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Stock market today: Stocks decline as the dollar resumes its control over the risk market

Stock market today: Stocks decline as the dollar resumes its control over the risk market

Updated at 9:58AM EST

US stocks fell strongly on Thursday, while the dollar rebounded from its worst day in two and a half years, as investors continue to grapple with extreme volatility in the bond and currency markets heading into the final trading days of a tough quarter for global stocks.

As the impact of yesterday’s exceptional intervention from the Bank of England fades, and investors remain focused more on safety than risk amid the broader market turmoil, the US Dollar Index rebounded 0.22% higher in overnight trading, holding it at 112.854 against its global currency peers.

US Treasury yields were also on the rise, with benchmark 10-year notes adding about 8 basis points from yesterday’s close – which saw the biggest one-day drop since 2011 – to trade at 3.83% during European trading hours.

The decline in bond and currency markets reflects not only concern about the near-term pace of inflation in the world’s largest economies, but also the impact on projected growth from the central bank’s efforts to tame it.

Indeed, the European Central Bank is signaling a 75 basis point rate hike at its next policy meeting in October, while the Bank of England is likely to follow suit as the pound’s historical decline adds to the costs of energy and food imports and fuels inflation. In the fifth largest economy in the world.

In the US, prospects for a jumbo fourth-straight rate hike from the Fed remain compelling, even though the now-defunct Atlanta Fed’s GDP forecasting tool indicates that growth has slowed to just 0.3% during the current quarter.

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Amazon (AMZN) In fact, it may have added to near-term inflation fears when it unveiled a billion-dollar plan to raise wages for warehouse and transportation workers heading into the holiday season, just days after the target. (TGT) It said it would hire about 100,000 seasonal employees with salaries between $16 and $24 an hour.

In fact, weekly claims for unemployment benefits fell by 16,000 to 193,000 during the period ending September 24, which is a stronger-than-expected non-farm payroll report on October 7.

However, the sluggish pace of growth in the US, coupled with declining discretionary spending and declining consumer confidence, is likely to dampen earnings growth when the third-quarter reporting season begins early next month with updates from the banking sector.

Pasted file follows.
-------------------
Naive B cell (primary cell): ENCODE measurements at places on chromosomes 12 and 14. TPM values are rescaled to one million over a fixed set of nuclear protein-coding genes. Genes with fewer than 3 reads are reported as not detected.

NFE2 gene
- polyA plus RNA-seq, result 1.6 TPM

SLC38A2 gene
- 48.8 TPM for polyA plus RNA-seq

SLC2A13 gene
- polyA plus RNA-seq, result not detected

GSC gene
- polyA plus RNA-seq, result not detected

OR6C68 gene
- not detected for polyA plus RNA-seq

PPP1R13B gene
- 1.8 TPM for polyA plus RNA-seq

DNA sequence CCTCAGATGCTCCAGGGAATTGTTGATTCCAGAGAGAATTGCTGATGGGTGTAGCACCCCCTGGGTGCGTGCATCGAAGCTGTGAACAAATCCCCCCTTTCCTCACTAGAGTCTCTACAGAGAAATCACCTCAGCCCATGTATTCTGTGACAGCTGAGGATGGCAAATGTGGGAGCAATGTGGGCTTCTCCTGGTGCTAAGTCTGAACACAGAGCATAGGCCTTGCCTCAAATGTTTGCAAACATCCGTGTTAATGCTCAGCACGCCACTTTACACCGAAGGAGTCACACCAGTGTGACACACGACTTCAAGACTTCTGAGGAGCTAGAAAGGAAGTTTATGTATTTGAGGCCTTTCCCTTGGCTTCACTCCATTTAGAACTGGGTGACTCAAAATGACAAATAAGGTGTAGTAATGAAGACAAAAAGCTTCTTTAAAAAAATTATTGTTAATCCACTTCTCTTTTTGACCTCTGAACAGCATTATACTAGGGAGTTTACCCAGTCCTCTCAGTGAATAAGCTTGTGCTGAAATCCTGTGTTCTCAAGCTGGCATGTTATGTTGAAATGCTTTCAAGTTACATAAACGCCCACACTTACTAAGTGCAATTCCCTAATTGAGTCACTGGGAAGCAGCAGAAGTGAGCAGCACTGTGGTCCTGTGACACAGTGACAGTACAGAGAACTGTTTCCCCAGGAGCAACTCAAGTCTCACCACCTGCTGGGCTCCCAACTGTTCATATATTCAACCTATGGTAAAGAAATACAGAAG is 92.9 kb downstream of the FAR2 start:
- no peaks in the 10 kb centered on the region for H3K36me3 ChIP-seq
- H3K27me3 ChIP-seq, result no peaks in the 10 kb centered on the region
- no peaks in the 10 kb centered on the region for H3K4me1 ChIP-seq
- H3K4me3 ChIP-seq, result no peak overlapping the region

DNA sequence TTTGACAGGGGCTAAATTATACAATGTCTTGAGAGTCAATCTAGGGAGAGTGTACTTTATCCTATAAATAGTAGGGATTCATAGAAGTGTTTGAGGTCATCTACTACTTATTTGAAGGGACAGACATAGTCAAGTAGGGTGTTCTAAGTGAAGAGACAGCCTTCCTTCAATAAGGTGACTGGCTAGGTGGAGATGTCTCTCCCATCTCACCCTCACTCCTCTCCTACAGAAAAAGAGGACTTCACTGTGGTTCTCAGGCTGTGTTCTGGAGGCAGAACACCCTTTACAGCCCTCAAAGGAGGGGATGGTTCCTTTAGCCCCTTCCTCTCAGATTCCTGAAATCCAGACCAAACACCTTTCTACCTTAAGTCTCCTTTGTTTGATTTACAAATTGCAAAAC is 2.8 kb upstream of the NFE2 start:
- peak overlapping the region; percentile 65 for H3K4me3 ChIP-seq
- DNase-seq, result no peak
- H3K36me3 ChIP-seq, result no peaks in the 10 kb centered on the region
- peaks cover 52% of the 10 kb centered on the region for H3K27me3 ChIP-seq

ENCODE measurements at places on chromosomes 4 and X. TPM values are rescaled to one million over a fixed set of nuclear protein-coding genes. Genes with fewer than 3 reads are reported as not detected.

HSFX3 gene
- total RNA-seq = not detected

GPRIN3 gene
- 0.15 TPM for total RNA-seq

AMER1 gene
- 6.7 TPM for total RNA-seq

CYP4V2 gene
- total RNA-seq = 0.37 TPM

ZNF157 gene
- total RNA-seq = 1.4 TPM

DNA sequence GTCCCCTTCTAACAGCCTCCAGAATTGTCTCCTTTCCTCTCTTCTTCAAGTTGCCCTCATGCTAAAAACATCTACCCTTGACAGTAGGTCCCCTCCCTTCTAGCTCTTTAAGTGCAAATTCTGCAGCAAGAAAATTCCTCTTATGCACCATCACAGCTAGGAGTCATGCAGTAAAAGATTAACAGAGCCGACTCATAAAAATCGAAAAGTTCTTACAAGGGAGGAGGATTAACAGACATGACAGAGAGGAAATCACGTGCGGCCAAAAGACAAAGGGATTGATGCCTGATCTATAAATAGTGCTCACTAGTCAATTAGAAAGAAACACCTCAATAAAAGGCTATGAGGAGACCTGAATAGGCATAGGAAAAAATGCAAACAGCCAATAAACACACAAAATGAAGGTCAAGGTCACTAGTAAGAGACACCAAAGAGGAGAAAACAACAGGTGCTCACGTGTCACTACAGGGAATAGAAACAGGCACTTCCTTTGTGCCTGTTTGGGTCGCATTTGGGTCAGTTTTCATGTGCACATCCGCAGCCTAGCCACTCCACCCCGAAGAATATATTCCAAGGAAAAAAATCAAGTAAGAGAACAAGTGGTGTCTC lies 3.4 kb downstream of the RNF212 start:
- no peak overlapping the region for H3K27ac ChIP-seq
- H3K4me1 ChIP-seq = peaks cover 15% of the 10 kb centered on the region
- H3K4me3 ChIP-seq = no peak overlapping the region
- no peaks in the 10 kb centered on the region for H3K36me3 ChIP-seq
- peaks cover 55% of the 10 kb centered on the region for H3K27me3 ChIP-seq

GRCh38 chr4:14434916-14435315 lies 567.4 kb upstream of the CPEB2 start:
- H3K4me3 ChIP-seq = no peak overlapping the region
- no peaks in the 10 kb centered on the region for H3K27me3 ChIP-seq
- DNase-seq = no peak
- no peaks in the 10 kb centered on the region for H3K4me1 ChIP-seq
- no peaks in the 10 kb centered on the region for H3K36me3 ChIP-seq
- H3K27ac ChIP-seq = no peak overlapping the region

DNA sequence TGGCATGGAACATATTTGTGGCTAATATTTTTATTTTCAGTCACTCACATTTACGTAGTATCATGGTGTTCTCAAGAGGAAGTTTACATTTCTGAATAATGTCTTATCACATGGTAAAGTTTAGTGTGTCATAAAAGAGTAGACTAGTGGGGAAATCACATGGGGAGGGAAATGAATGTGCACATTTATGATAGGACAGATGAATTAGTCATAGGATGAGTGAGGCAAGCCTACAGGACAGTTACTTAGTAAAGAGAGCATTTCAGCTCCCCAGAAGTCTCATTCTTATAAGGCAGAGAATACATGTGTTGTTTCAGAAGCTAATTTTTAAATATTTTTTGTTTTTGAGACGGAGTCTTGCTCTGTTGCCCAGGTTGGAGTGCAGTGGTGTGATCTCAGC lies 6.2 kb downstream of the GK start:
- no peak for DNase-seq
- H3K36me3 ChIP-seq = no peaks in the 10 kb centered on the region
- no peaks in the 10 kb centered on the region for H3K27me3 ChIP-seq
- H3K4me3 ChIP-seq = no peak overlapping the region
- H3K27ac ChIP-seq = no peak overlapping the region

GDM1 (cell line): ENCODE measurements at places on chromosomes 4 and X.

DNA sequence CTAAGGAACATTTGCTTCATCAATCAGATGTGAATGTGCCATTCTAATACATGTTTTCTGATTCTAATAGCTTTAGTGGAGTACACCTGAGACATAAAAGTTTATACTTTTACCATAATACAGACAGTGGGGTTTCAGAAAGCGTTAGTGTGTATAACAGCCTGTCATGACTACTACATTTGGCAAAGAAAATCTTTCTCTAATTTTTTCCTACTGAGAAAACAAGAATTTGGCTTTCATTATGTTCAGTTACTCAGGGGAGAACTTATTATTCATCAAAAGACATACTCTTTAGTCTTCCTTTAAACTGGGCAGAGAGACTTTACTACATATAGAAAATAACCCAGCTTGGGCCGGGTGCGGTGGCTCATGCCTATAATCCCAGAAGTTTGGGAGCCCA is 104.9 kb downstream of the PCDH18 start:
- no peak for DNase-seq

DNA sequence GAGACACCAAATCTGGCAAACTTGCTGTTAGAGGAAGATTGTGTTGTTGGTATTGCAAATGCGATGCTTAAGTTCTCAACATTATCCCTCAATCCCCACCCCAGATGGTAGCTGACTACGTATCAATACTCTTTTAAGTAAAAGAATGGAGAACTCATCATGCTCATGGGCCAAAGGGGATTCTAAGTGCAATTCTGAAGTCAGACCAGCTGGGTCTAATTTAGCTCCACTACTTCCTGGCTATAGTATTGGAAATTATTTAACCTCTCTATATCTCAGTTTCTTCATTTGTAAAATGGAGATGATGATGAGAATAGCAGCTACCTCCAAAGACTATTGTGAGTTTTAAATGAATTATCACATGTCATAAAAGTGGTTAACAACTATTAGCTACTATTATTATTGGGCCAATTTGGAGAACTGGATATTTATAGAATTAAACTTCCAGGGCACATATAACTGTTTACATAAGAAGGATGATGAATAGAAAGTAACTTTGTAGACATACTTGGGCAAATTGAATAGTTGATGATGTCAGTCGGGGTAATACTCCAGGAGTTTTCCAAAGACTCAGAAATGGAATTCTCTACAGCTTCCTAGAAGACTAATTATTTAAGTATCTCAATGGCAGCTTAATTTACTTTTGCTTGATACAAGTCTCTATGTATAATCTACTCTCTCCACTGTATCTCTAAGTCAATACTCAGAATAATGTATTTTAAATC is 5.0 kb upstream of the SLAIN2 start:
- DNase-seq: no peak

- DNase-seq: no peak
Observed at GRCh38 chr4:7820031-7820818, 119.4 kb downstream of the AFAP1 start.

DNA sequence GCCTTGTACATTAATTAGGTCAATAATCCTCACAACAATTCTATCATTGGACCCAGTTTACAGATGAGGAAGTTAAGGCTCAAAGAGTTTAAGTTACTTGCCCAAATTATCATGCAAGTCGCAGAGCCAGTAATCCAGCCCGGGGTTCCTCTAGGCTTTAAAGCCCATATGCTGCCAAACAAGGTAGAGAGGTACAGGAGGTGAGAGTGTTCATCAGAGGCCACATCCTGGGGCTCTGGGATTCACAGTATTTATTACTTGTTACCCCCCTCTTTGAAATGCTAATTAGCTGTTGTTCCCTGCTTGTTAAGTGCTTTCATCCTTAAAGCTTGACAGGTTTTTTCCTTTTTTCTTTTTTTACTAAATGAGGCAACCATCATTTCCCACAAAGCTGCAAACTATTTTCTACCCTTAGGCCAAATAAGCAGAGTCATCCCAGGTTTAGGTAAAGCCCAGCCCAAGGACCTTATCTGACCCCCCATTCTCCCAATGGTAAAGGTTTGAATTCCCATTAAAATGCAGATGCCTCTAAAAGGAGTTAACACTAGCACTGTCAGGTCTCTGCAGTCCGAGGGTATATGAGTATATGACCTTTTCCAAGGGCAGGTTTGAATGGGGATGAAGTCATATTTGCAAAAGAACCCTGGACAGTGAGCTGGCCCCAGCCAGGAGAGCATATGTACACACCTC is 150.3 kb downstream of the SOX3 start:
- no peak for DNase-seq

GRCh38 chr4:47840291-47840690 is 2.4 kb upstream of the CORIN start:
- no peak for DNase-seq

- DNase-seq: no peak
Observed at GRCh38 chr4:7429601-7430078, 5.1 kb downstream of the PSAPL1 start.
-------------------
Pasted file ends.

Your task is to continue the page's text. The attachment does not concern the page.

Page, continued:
S&P 500 collective earnings, which grew about 8.3% during the three months to June, are likely to rise just 4.6% from a year ago to $465.9 billion during the third quarter, according to Refinitv forecasts. Ditch the energy sector, and corporate earnings are likely to fall 1.9%.

Meanwhile, shares in Europe were back in the red on Thursday, with the region-wide Stoxx 600 Index down 1.7% in mid-Frankfurt trading after the headline German inflation reading showed coordinated consumer prices rising a record 10.9% in September.

Britain’s FTSE 100 index fell 1.6% while the pound rose to 1.0984 against the US dollar.

On Wall Street, the S&P 500 is down more than 72% for the month, and it fell another 56 points in the opening hour of trading while the Dow Jones Industrial Average returned 430 points from last night’s rally. The technology-focused Nasdaq fell 265 points.

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Apple company (AAPL) Shares were the notable driver early on, dropping another 3.8% after analysts at Bank of America lowered their rating and price target on the world’s most valuable tech company, citing fading consumer demand and weak reception for the new iPhone 14.

Carmax (KMX) Shares fell 22.1% after the auto-buying site reported lower-than-expected earnings in the second quarter amid a dip in total sales pointing to weakness in the used-car market.

nike (NKE) Stocks were also in focus as they fell 1.75% ahead of the sportswear giant’s first-quarter earnings after the closing bell.

Analysts expect the group to keep overall revenue largely flat compared to last year, at $12.27 billion, but it reported a nearly 21% drop in diluted earnings, to 92 cents per share, as higher labor, input and transportation costs pressured profit margins. total.

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